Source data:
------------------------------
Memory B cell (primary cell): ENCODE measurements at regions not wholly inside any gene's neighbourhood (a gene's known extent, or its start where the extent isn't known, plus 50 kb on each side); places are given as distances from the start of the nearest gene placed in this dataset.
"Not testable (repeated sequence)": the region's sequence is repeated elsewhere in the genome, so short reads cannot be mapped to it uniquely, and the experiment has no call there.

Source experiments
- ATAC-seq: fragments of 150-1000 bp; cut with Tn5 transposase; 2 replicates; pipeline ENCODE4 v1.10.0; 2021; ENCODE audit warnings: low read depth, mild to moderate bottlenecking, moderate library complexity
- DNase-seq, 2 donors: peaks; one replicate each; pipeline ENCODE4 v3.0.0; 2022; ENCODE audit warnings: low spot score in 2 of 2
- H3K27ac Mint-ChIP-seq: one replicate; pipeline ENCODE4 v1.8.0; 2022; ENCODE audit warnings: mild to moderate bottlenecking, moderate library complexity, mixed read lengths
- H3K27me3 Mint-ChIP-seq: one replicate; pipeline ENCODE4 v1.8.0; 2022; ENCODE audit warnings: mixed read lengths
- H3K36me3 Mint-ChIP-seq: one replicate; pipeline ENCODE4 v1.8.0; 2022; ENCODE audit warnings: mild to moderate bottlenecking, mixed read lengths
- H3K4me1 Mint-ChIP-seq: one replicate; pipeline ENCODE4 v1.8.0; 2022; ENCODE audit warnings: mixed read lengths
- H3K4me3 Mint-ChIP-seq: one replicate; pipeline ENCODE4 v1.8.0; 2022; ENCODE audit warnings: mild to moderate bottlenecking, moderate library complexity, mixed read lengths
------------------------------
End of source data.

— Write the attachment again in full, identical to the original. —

Memory B cell (primary cell): ENCODE measurements at regions not wholly inside any gene's neighbourhood (a gene's known extent, or its start where the extent isn't known, plus 50 kb on each side); places are given as distances from the start of the nearest gene placed in this dataset.
"Not testable (repeated sequence)": the region's sequence is repeated elsewhere in the genome, so short reads cannot be mapped to it uniquely, and the experiment has no call there.

Source experiments
- ATAC-seq: fragments of 150-1000 bp; cut with Tn5 transposase; 2 replicates; pipeline ENCODE4 v1.10.0; 2021; ENCODE audit warnings: low read depth, mild to moderate bottlenecking, moderate library complexity
- DNase-seq, 2 donors: peaks; one replicate each; pipeline ENCODE4 v3.0.0; 2022; ENCODE audit warnings: low spot score in 2 of 2
- H3K27ac Mint-ChIP-seq: one replicate; pipeline ENCODE4 v1.8.0; 2022; ENCODE audit warnings: mild to moderate bottlenecking, moderate library complexity, mixed read lengths
- H3K27me3 Mint-ChIP-seq: one replicate; pipeline ENCODE4 v1.8.0; 2022; ENCODE audit warnings: mixed read lengths
- H3K36me3 Mint-ChIP-seq: one replicate; pipeline ENCODE4 v1.8.0; 2022; ENCODE audit warnings: mild to moderate bottlenecking, mixed read lengths
- H3K4me1 Mint-ChIP-seq: one replicate; pipeline ENCODE4 v1.8.0; 2022; ENCODE audit warnings: mixed read lengths
- H3K4me3 Mint-ChIP-seq: one replicate; pipeline ENCODE4 v1.8.0; 2022; ENCODE audit warnings: mild to moderate bottlenecking, moderate library complexity, mixed read lengths